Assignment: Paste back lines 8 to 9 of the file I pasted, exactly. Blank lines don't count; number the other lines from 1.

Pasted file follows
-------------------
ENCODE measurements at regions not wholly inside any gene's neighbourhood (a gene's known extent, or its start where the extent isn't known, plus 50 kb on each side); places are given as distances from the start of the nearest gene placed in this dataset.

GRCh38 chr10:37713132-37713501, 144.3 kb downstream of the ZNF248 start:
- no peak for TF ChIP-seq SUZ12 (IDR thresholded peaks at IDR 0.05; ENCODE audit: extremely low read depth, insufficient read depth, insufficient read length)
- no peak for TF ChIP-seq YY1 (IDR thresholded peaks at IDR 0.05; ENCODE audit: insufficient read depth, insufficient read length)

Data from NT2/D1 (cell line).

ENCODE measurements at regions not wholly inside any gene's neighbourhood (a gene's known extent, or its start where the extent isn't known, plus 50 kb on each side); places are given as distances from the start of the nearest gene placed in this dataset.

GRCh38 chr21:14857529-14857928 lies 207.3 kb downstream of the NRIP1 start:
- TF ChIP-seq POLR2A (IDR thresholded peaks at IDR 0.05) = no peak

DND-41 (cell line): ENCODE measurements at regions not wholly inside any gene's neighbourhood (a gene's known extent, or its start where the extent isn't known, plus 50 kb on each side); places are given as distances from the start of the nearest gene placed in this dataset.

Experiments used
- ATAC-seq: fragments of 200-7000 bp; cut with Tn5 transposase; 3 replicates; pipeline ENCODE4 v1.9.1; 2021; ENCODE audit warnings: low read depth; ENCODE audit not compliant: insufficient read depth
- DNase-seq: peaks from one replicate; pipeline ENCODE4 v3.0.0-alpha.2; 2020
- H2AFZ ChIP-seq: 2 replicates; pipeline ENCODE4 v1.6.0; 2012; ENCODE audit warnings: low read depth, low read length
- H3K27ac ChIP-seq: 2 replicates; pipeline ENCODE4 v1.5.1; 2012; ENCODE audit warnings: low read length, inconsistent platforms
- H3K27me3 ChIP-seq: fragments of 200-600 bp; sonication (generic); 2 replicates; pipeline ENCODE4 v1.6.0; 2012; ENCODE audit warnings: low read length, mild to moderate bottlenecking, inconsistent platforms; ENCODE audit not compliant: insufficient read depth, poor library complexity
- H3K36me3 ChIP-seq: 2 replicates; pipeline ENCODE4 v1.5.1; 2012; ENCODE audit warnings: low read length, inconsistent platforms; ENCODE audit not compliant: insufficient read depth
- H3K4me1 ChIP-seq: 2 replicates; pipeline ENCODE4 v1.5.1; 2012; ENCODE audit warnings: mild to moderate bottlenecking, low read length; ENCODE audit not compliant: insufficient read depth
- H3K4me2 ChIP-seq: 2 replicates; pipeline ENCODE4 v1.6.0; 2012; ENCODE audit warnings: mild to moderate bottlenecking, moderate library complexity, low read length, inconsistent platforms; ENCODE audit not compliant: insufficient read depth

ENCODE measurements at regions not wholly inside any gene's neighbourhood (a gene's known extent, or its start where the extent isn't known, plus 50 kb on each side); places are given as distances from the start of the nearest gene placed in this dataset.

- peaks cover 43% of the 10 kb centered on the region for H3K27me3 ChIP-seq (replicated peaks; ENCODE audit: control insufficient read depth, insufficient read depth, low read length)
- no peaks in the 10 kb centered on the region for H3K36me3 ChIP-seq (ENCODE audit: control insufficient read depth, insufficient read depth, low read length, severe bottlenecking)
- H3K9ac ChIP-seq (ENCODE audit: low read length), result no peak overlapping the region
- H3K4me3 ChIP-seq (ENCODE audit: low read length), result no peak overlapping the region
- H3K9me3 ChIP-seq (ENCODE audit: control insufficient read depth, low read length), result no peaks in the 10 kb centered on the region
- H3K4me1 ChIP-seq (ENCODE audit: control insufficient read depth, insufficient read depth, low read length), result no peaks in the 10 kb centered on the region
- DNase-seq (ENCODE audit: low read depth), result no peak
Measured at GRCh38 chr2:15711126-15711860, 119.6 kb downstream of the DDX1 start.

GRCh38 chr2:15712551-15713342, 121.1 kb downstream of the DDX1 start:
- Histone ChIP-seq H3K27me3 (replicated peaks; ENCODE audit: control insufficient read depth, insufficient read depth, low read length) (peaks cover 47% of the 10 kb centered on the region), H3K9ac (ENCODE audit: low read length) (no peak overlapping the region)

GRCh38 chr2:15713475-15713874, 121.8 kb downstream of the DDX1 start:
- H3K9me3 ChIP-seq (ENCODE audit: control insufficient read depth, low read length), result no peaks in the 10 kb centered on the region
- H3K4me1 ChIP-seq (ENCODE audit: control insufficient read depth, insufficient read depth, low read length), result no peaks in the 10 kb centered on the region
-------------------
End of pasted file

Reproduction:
- TF ChIP-seq POLR2A (IDR thresholded peaks at IDR 0.05) = no peak

DND-41 (cell line): ENCODE measurements at regions not wholly inside any gene's neighbourhood (a gene's known extent, or its start where the extent isn't known, plus 50 kb on each side); places are given as distances from the start of the nearest gene placed in this dataset.